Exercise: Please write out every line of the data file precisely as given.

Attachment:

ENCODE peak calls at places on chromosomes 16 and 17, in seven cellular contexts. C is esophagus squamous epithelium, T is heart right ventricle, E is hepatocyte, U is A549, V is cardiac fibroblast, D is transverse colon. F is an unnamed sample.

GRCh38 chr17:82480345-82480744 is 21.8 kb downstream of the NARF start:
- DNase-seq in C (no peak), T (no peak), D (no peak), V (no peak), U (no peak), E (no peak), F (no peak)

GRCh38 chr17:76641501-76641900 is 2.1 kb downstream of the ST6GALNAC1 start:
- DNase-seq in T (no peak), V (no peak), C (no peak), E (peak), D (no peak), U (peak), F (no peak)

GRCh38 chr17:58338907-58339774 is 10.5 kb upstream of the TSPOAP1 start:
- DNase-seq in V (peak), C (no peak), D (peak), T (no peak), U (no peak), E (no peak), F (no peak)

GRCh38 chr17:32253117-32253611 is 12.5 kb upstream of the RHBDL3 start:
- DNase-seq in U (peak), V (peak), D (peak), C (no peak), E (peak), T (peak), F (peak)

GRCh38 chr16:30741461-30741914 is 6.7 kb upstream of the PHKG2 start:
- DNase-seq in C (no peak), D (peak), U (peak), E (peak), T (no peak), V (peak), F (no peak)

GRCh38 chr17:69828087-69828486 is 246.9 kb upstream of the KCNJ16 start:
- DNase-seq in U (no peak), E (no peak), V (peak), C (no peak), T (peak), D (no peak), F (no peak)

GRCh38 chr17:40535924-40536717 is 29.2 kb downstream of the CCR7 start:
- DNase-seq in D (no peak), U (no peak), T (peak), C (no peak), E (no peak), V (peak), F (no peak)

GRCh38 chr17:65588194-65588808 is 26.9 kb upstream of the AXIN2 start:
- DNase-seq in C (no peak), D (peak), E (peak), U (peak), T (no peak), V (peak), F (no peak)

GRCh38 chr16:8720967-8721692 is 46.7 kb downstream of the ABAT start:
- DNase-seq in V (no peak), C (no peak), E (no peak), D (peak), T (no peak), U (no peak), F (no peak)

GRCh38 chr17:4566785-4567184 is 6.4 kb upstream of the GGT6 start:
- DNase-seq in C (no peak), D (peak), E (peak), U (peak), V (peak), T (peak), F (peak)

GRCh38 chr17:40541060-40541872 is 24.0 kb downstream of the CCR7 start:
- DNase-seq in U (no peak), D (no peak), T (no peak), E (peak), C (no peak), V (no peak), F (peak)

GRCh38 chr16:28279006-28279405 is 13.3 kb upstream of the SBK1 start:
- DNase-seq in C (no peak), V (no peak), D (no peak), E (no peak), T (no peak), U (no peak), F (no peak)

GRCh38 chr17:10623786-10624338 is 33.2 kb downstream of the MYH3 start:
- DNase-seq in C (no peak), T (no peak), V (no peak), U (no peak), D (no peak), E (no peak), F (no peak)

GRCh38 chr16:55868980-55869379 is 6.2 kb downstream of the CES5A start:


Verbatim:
ENCODE peak calls at places on chromosomes 16 and 17, in seven cellular contexts. C is esophagus squamous epithelium, T is heart right ventricle, E is hepatocyte, U is A549, V is cardiac fibroblast, D is transverse colon. F is an unnamed sample.

GRCh38 chr17:82480345-82480744 is 21.8 kb downstream of the NARF start:
- DNase-seq in C (no peak), T (no peak), D (no peak), V (no peak), U (no peak), E (no peak), F (no peak)

GRCh38 chr17:76641501-76641900 is 2.1 kb downstream of the ST6GALNAC1 start:
- DNase-seq in T (no peak), V (no peak), C (no peak), E (peak), D (no peak), U (peak), F (no peak)

GRCh38 chr17:58338907-58339774 is 10.5 kb upstream of the TSPOAP1 start:
- DNase-seq in V (peak), C (no peak), D (peak), T (no peak), U (no peak), E (no peak), F (no peak)

GRCh38 chr17:32253117-32253611 is 12.5 kb upstream of the RHBDL3 start:
- DNase-seq in U (peak), V (peak), D (peak), C (no peak), E (peak), T (peak), F (peak)

GRCh38 chr16:30741461-30741914 is 6.7 kb upstream of the PHKG2 start:
- DNase-seq in C (no peak), D (peak), U (peak), E (peak), T (no peak), V (peak), F (no peak)

GRCh38 chr17:69828087-69828486 is 246.9 kb upstream of the KCNJ16 start:
- DNase-seq in U (no peak), E (no peak), V (peak), C (no peak), T (peak), D (no peak), F (no peak)

GRCh38 chr17:40535924-40536717 is 29.2 kb downstream of the CCR7 start:
- DNase-seq in D (no peak), U (no peak), T (peak), C (no peak), E (no peak), V (peak), F (no peak)

GRCh38 chr17:65588194-65588808 is 26.9 kb upstream of the AXIN2 start:
- DNase-seq in C (no peak), D (peak), E (peak), U (peak), T (no peak), V (peak), F (no peak)

GRCh38 chr16:8720967-8721692 is 46.7 kb downstream of the ABAT start:
- DNase-seq in V (no peak), C (no peak), E (no peak), D (peak), T (no peak), U (no peak), F (no peak)

GRCh38 chr17:4566785-4567184 is 6.4 kb upstream of the GGT6 start:
- DNase-seq in C (no peak), D (peak), E (peak), U (peak), V (peak), T (peak), F (peak)

GRCh38 chr17:40541060-40541872 is 24.0 kb downstream of the CCR7 start:
- DNase-seq in U (no peak), D (no peak), T (no peak), E (peak), C (no peak), V (no peak), F (peak)

GRCh38 chr16:28279006-28279405 is 13.3 kb upstream of the SBK1 start:
- DNase-seq in C (no peak), V (no peak), D (no peak), E (no peak), T (no peak), U (no peak), F (no peak)

GRCh38 chr17:10623786-10624338 is 33.2 kb downstream of the MYH3 start:
- DNase-seq in C (no peak), T (no peak), V (no peak), U (no peak), D (no peak), E (no peak), F (no peak)

GRCh38 chr16:55868980-55869379 is 6.2 kb downstream of the CES5A start: